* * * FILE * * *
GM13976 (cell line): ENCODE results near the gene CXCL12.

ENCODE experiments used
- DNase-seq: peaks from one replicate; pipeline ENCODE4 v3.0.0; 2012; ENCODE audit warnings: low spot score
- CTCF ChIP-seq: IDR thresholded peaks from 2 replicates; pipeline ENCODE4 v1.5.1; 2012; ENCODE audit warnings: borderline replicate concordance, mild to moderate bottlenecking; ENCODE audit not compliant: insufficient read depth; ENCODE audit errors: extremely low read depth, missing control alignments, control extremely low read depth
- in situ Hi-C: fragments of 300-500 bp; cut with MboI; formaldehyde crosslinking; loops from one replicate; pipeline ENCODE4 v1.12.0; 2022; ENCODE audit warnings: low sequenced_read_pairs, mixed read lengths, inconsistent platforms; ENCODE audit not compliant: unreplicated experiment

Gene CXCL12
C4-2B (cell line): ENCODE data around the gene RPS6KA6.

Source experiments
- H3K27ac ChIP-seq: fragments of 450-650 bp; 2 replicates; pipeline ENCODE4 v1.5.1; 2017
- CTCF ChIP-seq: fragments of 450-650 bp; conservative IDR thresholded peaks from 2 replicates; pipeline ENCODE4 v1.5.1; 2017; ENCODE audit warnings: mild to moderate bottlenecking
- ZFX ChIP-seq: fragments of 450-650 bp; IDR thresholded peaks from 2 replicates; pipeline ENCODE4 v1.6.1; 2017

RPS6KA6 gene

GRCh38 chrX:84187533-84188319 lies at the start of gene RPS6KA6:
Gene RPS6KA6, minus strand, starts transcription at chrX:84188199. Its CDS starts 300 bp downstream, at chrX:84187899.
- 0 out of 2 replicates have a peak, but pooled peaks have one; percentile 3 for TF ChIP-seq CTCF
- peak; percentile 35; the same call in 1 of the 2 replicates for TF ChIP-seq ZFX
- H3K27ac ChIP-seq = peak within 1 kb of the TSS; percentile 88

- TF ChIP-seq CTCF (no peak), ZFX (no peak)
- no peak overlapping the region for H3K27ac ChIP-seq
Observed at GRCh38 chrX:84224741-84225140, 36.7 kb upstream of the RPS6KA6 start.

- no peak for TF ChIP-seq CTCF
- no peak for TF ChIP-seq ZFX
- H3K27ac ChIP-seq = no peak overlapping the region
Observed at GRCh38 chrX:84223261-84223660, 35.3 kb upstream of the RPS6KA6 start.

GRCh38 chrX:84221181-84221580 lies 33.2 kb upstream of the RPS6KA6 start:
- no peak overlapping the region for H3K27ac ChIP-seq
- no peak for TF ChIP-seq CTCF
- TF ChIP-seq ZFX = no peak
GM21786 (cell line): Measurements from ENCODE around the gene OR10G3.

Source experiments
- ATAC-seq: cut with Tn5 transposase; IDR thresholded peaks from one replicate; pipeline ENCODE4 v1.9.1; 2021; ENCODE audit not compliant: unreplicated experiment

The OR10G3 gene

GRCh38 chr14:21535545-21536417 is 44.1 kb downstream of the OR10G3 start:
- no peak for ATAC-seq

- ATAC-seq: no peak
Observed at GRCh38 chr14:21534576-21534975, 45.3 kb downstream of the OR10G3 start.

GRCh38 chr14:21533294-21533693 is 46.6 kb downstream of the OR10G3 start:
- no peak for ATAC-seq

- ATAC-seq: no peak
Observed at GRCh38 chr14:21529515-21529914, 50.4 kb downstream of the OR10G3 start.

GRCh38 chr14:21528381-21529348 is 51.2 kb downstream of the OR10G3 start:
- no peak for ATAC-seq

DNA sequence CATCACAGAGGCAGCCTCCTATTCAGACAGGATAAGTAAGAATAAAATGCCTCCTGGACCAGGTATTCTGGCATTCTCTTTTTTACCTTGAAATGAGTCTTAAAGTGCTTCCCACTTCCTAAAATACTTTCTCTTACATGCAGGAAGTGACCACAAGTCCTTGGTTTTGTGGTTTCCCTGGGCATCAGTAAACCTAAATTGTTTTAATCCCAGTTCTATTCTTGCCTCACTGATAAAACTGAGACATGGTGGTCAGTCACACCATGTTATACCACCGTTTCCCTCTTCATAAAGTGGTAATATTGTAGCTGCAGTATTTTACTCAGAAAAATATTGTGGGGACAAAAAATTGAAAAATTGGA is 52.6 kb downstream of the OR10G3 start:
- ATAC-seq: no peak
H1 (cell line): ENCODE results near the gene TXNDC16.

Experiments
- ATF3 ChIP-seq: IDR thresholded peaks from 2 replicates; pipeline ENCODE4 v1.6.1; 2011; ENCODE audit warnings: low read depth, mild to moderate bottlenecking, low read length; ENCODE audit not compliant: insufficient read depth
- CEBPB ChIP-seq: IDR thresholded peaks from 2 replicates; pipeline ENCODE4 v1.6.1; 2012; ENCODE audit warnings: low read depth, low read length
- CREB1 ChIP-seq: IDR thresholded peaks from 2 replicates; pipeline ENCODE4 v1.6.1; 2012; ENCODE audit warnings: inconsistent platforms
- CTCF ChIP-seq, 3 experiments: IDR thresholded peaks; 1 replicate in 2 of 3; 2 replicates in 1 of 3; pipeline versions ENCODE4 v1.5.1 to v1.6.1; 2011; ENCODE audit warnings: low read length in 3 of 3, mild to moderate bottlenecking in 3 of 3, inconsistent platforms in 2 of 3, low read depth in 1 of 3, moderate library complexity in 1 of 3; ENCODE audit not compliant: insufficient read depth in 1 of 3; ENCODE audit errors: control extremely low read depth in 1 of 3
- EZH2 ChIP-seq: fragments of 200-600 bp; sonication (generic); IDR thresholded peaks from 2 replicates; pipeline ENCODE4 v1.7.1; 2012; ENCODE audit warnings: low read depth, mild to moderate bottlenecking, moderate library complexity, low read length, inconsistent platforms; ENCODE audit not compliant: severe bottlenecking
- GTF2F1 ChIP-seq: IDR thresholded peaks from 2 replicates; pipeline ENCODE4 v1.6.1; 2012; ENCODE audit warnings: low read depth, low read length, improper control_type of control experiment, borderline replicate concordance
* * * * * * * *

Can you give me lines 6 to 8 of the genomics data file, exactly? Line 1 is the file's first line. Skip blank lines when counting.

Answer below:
Gene CXCL12
C4-2B (cell line): ENCODE data around the gene RPS6KA6.

Source experiments